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I mostly disagree with the OP in that there are enough themes out there where most people can find something they prefer. Where I do agree is that the grayish green default theme isn't my preference either. But again, there are so many themes out there it kinda doesn't matter much... the visual coloring and all that.

Where the general UI needs help isn't with the colors or contrast or any of that since all of that can be changed. The real problem with the interface is (imo, mmv) the actual design of the parts. It still seems to suffer from a data programmers mentality in too many ways.

The new docking functionality is great but some of the things being docked are the same designs they were before. Example: The properties windows is the same window, instead of being redesigned for a docker style panel, which I think would have been great here, it's just the same dialog window stuck into a docker panel... with no real regard for layout or presentation in that case.

Look guys, you all know I've pretty much chosen Studio One as my host so this isn't a bash. At a lower level, Reaper kinda kicks it's ass performance wise a little with some of my favorite large virtual instruments but there are so many parts of Reaper's UI that are just so (relatively) inaccessible with the mouse it makes using it a real pain for me. Going with the more (imo, mmv) friendly UI is an easy choice for me.

I can work in hours in S1 and never see a popup dialog which - again relatively speaking compared to Reaper and Cubase - means that a lot of forethought went into the general UI design and general accesibility. UI design is more than just colors and button graphics and the other parts are subjectively where Reaper needs help.

So again, I really disagree with the OP's premise that there's any major issue at all with the "themes" for Reaper. The real UI issue for me are the actual UI parts themselves, not how they get colored or themed. Some parts are brilliant. Others are just really kinda klunky.

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Old 12-04-2011, 07:07 AM   #91
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Well now, this is turning into a more grown-up conversation. A conversation about interface, rather than (I suggest, poorly informed) themer bashing. Awesome. On the subject, please allow me to meta-pontificate by quoting myself (yeah, I know...) from this thread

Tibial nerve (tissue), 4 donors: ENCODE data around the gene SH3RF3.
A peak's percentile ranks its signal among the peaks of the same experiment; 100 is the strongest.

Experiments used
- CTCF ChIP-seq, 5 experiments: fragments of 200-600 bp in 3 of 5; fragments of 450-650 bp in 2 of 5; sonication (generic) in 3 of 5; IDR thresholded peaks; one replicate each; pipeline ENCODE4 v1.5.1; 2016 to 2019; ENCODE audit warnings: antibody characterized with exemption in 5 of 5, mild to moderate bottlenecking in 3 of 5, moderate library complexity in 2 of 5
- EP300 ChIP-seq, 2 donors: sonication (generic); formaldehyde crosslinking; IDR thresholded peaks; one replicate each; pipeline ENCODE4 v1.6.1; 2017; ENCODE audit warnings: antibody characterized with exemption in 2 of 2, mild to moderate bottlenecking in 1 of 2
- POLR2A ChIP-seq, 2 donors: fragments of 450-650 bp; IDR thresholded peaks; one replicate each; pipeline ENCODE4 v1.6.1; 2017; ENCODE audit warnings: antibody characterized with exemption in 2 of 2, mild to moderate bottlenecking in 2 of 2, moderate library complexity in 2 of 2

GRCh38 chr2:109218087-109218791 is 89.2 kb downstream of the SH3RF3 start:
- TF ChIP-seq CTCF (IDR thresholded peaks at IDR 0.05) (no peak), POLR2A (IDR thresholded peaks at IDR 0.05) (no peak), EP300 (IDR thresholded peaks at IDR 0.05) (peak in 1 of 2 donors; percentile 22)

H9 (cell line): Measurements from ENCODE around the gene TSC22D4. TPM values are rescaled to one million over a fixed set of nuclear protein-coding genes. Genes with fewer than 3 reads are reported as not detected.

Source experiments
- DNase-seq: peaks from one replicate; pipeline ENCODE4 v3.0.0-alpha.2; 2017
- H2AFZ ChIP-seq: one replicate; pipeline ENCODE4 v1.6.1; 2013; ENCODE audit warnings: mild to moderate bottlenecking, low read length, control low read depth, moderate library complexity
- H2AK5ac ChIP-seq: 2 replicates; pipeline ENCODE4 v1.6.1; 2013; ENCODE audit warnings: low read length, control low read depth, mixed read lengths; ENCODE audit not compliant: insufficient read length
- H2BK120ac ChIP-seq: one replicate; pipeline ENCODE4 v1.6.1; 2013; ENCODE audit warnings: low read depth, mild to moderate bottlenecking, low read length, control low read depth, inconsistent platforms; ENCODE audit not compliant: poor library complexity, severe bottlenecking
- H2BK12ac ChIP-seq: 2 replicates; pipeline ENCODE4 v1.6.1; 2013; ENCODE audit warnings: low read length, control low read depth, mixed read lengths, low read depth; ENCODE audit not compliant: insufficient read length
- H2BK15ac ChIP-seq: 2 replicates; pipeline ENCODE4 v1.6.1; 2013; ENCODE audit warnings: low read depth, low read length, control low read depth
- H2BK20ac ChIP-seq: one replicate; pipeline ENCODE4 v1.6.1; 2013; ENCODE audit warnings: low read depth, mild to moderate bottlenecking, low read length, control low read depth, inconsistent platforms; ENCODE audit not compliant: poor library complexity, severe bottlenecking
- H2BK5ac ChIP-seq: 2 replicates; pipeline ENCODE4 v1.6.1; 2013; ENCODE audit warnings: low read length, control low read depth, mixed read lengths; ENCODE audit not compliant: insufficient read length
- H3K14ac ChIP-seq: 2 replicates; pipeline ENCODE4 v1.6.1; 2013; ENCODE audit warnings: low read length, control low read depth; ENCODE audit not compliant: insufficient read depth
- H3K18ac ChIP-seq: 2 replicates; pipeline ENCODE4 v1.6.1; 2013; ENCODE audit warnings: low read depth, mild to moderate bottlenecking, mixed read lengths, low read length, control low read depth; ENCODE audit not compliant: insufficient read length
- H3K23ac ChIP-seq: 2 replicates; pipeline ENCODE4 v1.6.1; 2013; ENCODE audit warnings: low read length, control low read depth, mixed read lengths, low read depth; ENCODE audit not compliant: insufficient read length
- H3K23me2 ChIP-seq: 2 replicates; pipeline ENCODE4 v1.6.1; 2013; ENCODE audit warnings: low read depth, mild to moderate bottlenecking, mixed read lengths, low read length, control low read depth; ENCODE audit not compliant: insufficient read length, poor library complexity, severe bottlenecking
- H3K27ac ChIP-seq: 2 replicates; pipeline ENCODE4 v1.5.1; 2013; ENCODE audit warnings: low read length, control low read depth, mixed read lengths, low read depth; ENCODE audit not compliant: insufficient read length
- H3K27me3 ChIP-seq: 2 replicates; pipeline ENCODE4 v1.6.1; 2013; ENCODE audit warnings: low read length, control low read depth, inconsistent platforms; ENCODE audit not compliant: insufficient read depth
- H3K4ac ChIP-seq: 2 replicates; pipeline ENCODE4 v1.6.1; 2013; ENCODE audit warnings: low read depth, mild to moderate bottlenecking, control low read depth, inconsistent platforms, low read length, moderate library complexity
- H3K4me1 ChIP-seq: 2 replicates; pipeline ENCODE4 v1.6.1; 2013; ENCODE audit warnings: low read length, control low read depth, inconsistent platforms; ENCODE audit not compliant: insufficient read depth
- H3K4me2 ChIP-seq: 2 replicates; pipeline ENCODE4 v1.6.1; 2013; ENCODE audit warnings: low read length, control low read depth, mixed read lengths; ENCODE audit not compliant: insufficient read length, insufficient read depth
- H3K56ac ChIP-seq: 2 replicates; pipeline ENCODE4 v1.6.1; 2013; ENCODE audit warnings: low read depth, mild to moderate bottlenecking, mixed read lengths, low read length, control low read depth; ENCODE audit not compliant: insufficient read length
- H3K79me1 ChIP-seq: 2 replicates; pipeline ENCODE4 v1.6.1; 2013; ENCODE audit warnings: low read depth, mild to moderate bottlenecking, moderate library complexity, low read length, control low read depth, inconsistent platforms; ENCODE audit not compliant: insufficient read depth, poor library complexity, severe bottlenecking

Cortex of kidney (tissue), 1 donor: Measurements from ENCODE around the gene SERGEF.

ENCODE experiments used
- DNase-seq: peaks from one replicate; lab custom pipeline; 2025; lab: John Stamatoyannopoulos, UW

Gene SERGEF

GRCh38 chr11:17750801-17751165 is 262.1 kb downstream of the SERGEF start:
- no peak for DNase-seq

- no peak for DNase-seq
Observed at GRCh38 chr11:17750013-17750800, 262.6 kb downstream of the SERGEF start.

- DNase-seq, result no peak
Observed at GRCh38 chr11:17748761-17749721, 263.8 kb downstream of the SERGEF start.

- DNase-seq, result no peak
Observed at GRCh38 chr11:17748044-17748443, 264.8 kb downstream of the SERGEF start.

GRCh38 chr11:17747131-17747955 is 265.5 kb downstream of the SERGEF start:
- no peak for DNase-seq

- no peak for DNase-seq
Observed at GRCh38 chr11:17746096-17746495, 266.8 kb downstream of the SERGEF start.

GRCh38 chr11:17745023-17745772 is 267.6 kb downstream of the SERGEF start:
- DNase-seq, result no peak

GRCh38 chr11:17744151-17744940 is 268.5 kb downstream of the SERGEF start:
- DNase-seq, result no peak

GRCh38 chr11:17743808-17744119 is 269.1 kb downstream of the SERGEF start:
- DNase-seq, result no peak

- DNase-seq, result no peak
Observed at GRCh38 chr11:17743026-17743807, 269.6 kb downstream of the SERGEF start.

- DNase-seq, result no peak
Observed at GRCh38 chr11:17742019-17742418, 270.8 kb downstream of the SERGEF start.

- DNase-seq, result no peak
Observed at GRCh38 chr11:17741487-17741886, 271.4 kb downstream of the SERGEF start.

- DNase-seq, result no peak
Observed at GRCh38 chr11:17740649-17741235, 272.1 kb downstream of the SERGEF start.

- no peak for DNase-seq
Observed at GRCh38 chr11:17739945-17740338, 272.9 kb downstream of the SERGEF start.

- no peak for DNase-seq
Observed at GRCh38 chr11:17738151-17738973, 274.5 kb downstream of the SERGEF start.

------------------- Start Self Quote, good grief --------------------

The 'user experience' of the Reaper interface is ...not so great. Yet. I genuinely think that's fair comment, from anyone. I say this as someone who is passionate about user experience design and the benefits it can bring, as someone who has been doing it professionally and successfully for many years, and as someone doing his best to bring the best of user experience design, as both an art and a science, to Reaper. It would be easy, at first glance, to say that I have failed and could be expected to be thoroughly miserable about the whole affair.

But no. Not a bit of it.

How come?

Because I have the experience of working the other way, and I have colleagues who do it the other way all the time: projects where the design leads the show. If there is user feedback it is routed directly to design, and anything new or altered is carefully knitted into the fabric of the whole, so consistent UX paradigms are maintained, a best practice overview is followed, and the latest developments in interface theory are integrated into a slick and satisfying whole. Then, the whole lot gets thrown into the pit where the poor code monkeys are told to 'make it so' as fast as possible. Its a designer's heaven and the end product is desperately appealing, at every iteration, year after year. Meanwhile, the code might be turning into a horror show, but ...meh. It looks good and it works ...well ... it works most of the time. We'll get to those bugs eventually